Dishonored 2 er ude i dag og vi har sakset et interview med skuespillerne bag.

Actor interviews Corvo & Emily
Emily Kaldwin – Erica LuttrellA precocious young girl when you first meet her, Emily Kaldwin is a benevolent Empress and highly skilled fighter when you see her again in Dishonored 2. She’s intelligent, bold, confident and complex – the kind of character that demands a powerful performance from the actress chosen to take on the role.
Who is Emily Kaldwin?
Emily is a remarkable young woman who has been through an awful lot. As a result of her past, she has trained herself – mind and body – in order to achieve her ends. Rather than let herself be destroyed by traumatic events, she made herself strong. Emily is incredibly tough and centered. She knows who she is and what she wants.

What’s your favorite thing about Emily?
Shadow Walk! It’s just so cool. But in all seriousness, there’s so much I admire about her character. I would love to be able to do everything she does. She’s essentially a superhero. I would love to be able to swordfight like she does, and her Mesmerize ability is just so gorgeous and eerie. But aside from her wonderful powers, her strength is just incredible. In the world you face so many challenges, and you have your insecurities and your difficulties. Playing a character like Emily really focuses you to your strongest point.

Any parting words for fans who are excited to step into the world of Dishonored 2?
Kick ass and take back what’s yours.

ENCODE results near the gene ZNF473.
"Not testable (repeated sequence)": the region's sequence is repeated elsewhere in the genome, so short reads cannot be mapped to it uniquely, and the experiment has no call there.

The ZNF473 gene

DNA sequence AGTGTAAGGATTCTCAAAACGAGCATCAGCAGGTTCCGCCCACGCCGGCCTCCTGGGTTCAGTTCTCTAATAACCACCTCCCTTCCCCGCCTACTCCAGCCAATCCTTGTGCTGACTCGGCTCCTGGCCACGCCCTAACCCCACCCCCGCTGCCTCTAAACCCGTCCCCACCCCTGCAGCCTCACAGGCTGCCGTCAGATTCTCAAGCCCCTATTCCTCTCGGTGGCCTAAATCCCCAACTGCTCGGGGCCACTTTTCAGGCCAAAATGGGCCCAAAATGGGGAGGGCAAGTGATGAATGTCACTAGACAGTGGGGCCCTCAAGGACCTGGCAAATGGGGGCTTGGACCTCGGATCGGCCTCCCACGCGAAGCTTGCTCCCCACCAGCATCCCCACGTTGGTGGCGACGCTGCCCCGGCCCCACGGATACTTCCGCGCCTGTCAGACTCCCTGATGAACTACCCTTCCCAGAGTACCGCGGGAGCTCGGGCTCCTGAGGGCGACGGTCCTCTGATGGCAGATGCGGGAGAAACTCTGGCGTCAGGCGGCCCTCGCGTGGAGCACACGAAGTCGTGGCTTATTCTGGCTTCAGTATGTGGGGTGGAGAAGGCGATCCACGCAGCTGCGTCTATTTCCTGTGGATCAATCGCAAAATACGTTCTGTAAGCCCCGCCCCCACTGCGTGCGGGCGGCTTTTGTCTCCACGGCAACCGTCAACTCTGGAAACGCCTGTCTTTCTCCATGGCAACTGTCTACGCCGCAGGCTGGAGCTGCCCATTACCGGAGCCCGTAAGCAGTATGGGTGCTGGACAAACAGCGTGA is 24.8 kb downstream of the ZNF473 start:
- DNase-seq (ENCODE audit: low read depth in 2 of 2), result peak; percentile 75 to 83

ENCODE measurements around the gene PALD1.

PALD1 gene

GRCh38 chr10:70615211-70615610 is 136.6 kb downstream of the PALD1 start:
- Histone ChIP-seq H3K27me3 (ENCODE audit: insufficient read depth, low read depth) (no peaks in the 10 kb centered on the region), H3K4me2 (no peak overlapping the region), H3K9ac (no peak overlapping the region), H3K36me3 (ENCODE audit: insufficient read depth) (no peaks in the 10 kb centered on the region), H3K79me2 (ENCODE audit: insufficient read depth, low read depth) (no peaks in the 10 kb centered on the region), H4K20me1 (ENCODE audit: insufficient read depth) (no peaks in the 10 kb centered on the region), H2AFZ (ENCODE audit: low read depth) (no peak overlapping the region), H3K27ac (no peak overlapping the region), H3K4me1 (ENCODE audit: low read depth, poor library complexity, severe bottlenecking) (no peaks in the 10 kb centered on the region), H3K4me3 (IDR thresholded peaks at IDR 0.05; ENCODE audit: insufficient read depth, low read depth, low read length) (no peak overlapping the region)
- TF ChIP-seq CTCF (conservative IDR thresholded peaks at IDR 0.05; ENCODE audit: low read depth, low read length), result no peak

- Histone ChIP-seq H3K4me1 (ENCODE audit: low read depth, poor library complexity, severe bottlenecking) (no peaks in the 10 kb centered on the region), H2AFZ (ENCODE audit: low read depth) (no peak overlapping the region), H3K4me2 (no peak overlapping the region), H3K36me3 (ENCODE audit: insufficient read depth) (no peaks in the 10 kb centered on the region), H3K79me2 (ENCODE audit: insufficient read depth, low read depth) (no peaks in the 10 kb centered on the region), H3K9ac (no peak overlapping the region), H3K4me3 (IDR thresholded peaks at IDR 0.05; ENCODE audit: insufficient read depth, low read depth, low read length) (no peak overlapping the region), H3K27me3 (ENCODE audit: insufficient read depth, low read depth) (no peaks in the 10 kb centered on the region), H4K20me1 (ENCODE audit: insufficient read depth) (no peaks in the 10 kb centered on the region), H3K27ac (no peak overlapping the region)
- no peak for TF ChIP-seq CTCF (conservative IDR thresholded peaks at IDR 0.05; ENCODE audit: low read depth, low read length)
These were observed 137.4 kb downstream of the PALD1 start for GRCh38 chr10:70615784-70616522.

Read full interview here: http://bit.ly/2fRI0sX

 Corvo Attano – Stephen RusselOnce a silent protagonist, Corvo Attano returns in Dishonored 2 – but there’s a big difference. Not only is he 15 years older. Not only is he now both Royal Protector and Spymaster. Not only is he continuing to defend his daughter – the Empress Emily Kaldwin – from all kinds of threats. But in Dishonored 2, Corvo Attano now has a voice.

What draws you to a character like Corvo?
I think the complexity, the ambiguity. With a character like this I always wonder what he does when he isn’t at work. I suspect his work is never far from his mind. But when the day finally arrives that he’s able to put down his sword for good, I think he’ll only be too glad to do so. Because I think he has a very rich inner life and he’s more than just the job.

What’s it like to craft a performance for a character who already exists but didn’t have a voice in the first game?
The fact that he didn’t have a voice before was an interesting sidebar to the job, but otherwise it was something I put out of my mind for the most part. But the wealth of information and the backstory really helped inform choices that we made prior to recording in the studio. In the end it’s the writing that ultimately determines so much about performance. Voicing a character who was already so thoroughly thought out and rich made all the choices that much clearer.

Depending on how you play, Corvo’s dialogue will change. What was it like to bring multiple performances to the same character?
It was almost like having two distinctly separate jobs. And it was really a fun challenge in that respect. This was another aspect of the sessions where Wes’ direction was so valuable. Because sometimes the differences are surprisingly subtle in the read between the High Chaos and the Low Chaos versions.

Read the full interview here: http://bit.ly/2fZ24c3